The Wizard sat still, trying to shake off the sluggish mind of sleep, trying to move slowly every little muscle starting at the toes and working up. This seemed the safest way to get all the old parts moving and prepare himself for a day of the new spells, “Ha the new spells!” What a far cry from the magic of his childhood, so sad an excuse for magic; again he could not move.
Sitting another 10 minutes and moving all the parts of his fingers, he finally got up for a small breakfast to stop the hunger. This simple act brought up the courage to get on with it; the coffee brought about some more thinking but it was mostly sad. He looked about the room and there were not more than a few inches anywhere on the walls where there did not hang a tool or a part and all the available shelves were filled to overflowing with the potions of his craft.
There were of course the favorites: the degree wheel, the porting and polishing tools, the CC’ing rig with its clear glass so covered with dust it was no longer transparent, the scales so long unused they had taken on the appearance of a prop in a movie. This was a shop of the old magic and every corner proved it.
The decorations were all of old magic from the time of glory, the time of pride and the time when all that magic had a feeling of permanence. Now there is none of that and the children know not of what he speaks. Talking to the young he can tell he speaks to them in an old tongue full of words they do not comprehend: “end for end and total weight,” “setting the cam timing with offset keys.” The tools around the shop were bizarre to them too. “Fettle”…it trims sharp edges from combustion chambers?! Why?? … No need to go to the trouble to do this lesson again for some child who will never need it.
The Wizard slumped over his desk and wondered if the coffee was still warm—the only pleasure he would likely have today. Then on the phone a familiar voice and a request for old magic—an MGA needs a fresh engine—oh how fun! A real job and being allowed to do some of the old spells.
The Wizard fantasized for a while about a patron who would have him build a Lotus Twincam like the old days when they would be waiting in line for a build complete with all the magic spells and some of his own making.
The Wizard caught himself and proceeded with the paperwork and parts chasing, seeing that the cost of old Magic is a bargain compared to the new, plastic parts more costly than steel! Amazing how the world has changed. He cursed the tiny computers that so many had polluted the old cars with—an ignition module in a 50s car? What a foolish move! Not even a puff of smoke when it fails and they all believe when it does that it must be the only one that ever failed.
The Wizard would always nod at the glass jar on the shelf he kept full of the dead modules to try to make them understand: “the new magic is not good magic for the old cars.” If he saw any glow of understanding in the customer, then he would point out the other atrocities that had been wrought on their car: alternators and the ground conversion it required, modern headlights to see pointlessly farther than necessary, LED lights which look so wrong and require so much change to the car that any failure in the system now requires a fantastic amount of work to correct (compared to the simple act of replacing a bulb), the gear reduction starters (a curse indeed!). What foolishness to put a thing like that on a wonderful car; a pile of those also live here under a bench.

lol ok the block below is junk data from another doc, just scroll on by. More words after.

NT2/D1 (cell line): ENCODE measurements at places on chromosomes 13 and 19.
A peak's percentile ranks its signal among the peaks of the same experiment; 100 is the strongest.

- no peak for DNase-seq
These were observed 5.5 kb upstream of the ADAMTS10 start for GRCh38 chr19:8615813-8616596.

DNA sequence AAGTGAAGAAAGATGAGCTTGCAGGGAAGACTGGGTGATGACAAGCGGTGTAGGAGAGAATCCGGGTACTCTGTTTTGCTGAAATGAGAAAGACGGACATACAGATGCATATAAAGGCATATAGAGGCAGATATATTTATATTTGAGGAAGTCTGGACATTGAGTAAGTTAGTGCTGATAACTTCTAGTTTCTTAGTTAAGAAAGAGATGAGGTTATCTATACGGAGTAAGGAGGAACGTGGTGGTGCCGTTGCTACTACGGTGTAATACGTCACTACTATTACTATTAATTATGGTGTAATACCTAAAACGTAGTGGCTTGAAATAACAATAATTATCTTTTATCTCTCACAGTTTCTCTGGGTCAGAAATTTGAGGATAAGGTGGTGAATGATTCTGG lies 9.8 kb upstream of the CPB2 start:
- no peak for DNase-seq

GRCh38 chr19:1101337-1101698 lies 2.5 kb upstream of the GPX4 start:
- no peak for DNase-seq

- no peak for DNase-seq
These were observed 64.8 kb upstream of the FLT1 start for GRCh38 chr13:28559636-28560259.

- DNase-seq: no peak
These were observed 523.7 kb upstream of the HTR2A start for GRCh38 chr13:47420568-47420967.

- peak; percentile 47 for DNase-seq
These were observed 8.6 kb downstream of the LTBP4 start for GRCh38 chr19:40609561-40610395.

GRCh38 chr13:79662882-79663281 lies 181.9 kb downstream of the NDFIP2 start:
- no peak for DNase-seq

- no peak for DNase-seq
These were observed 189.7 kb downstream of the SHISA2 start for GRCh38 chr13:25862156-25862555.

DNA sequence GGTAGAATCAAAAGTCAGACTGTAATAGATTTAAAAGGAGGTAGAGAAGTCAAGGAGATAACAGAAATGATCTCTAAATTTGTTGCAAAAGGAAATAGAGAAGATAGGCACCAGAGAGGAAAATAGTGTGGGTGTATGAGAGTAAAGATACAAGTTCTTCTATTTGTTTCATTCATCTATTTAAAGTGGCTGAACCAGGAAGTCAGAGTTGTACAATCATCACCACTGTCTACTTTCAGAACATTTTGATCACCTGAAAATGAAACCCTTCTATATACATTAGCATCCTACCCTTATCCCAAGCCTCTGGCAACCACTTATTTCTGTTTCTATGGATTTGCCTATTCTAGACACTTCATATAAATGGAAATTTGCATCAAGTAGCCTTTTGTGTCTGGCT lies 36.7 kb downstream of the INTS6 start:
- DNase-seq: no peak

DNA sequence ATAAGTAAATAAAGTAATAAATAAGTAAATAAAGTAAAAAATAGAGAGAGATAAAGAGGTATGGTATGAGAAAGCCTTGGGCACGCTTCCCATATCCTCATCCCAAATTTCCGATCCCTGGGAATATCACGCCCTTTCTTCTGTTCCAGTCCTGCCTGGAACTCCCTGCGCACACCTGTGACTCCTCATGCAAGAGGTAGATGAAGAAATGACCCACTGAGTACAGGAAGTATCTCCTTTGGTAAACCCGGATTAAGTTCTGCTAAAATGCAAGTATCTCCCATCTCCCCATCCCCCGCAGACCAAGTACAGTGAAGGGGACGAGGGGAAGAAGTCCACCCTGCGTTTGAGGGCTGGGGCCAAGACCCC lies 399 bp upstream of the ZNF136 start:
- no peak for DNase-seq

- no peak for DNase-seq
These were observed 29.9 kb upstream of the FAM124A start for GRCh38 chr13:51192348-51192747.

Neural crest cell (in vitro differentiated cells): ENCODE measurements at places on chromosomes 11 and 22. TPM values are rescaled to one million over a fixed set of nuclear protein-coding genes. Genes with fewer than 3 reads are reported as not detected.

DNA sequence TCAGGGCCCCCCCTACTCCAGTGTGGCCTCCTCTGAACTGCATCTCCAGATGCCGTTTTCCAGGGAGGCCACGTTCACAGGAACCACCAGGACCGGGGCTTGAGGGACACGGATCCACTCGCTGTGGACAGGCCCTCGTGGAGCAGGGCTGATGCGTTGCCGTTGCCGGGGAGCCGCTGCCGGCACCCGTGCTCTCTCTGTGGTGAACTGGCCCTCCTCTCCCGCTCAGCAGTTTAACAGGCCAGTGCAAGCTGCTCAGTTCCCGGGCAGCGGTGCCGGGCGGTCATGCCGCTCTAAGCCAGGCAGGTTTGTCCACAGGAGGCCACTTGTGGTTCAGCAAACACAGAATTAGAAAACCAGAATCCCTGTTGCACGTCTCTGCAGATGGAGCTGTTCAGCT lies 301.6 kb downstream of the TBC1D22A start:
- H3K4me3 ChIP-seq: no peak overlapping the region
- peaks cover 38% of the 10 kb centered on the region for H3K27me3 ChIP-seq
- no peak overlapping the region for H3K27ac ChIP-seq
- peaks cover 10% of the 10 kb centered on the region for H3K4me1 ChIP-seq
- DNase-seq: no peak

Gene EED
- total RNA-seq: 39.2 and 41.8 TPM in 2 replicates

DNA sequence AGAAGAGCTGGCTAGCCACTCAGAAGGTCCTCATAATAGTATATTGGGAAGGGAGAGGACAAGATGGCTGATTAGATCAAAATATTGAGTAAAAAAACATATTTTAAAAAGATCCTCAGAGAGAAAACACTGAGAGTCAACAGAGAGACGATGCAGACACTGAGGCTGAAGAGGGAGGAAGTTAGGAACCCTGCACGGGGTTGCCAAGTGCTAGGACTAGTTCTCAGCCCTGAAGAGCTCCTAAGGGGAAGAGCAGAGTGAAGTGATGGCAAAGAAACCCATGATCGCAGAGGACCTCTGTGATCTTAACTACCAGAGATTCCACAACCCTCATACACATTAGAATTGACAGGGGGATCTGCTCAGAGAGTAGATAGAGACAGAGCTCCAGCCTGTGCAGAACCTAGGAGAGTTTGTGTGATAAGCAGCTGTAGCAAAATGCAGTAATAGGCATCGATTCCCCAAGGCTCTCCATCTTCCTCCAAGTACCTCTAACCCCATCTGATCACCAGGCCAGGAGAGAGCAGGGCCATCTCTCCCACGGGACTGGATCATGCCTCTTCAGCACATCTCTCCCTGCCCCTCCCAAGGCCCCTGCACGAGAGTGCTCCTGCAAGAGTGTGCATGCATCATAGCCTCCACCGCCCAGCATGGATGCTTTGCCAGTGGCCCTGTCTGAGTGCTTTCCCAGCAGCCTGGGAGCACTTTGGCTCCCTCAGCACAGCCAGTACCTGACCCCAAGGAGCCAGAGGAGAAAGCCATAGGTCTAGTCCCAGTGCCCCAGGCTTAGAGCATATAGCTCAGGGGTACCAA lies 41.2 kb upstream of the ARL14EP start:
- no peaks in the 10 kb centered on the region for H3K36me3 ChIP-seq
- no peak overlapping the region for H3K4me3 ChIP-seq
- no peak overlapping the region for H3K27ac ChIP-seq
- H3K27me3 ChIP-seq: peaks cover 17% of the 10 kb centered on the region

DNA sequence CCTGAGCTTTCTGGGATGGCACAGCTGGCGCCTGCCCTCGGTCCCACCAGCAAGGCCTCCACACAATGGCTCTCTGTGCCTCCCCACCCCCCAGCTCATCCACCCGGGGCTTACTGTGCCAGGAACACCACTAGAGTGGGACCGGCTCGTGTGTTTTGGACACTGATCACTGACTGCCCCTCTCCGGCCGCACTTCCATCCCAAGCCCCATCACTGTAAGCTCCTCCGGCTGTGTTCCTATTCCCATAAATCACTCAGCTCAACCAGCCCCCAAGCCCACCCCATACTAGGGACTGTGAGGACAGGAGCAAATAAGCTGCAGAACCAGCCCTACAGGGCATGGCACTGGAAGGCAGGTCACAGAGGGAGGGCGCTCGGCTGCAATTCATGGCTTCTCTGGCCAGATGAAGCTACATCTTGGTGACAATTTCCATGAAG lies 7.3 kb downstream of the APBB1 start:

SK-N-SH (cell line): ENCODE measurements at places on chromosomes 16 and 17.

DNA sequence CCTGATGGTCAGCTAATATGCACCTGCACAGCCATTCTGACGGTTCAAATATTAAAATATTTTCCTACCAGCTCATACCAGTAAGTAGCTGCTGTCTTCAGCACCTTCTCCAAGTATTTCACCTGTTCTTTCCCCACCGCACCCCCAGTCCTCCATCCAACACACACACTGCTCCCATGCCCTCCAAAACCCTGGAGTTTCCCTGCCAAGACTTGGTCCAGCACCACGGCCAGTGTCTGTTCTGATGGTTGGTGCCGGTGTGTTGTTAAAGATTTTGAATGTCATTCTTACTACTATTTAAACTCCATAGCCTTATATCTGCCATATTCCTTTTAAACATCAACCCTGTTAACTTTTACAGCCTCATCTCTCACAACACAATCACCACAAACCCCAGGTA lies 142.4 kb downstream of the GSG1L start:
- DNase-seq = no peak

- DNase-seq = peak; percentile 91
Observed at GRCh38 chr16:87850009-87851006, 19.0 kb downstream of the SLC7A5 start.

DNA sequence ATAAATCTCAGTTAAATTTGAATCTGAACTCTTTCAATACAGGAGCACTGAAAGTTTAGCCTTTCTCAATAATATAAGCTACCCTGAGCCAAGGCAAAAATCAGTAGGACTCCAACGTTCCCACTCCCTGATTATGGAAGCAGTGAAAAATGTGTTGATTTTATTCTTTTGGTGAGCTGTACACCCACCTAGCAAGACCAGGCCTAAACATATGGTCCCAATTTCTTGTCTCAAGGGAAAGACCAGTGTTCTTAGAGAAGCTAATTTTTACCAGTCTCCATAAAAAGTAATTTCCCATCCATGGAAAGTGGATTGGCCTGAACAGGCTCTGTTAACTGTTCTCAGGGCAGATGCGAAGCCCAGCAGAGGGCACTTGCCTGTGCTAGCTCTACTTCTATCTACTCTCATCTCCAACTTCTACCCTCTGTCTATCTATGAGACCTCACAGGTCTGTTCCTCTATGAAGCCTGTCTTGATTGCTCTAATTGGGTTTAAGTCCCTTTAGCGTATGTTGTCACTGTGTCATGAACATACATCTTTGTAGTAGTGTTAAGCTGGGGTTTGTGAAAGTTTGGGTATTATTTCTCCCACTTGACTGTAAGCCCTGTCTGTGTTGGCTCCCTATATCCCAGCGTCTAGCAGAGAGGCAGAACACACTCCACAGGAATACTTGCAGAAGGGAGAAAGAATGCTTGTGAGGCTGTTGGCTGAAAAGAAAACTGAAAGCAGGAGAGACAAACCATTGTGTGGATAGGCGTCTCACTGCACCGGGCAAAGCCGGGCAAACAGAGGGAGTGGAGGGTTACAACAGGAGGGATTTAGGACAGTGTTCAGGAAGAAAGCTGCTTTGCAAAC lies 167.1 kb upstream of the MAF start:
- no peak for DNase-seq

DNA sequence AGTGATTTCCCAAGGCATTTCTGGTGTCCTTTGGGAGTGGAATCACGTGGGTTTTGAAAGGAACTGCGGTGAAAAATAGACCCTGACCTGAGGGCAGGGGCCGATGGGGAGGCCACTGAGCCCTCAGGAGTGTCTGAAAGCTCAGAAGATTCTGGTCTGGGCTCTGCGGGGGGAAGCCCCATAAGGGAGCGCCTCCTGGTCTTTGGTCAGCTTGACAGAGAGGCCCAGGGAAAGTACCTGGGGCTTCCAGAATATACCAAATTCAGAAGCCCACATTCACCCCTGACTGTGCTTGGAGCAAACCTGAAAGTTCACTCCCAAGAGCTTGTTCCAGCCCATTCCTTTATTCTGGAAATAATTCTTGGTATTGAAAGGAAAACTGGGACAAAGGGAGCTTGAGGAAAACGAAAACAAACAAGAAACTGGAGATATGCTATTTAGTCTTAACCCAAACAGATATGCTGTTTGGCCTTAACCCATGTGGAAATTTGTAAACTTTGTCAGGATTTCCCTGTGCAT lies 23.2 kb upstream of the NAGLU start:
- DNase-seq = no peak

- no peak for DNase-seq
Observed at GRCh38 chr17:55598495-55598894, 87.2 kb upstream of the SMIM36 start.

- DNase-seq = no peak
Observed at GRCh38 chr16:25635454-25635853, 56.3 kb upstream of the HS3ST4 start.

The Wizard feeling better now remembered some of the good jobs, where a wise owner removed all traces of modern equipment and made his car correct; the only failing in a totally correct car is that it is much less likely to come visit his shop! But still this is not a problem.
What is a problem is when so many insist, ”I need AC.” “Put the top down.” “I need iPod interface…” “Are you mad? Get earphones and don’t modify the car!” and with this admonishment that fell on no one’s ears he realized he had again been talking out loud to himself.
He settled in again to reminisce. He closed his eyes and in his mind he could see his mentor the great Wizard so many years ago—when all the great marques were still sold new—and feel the importance of his teachings. He remembered that the other apprentice went on to work with the Bentley Le Mans team. How he would have loved that! He thought of another wizard from where he studied and the great stories of F1 adventures that wizard told, the engine building magic he learned from him, magic used by the greats—Colin Chapman, Enzo Ferrari, McLaren, and so on.
He opened his eyes and and saw across the shop a ’67 Lotus, ’53 Aston Martin, and the start of it all—his ’62 TR4. A smile of contentment spread across his face. MM
By Robert Morey
Robert Morey owns British Sports Car Consulting and is a member of the British Car Club of Charleston. This story was featured in their newsletter, “The Windscreen.”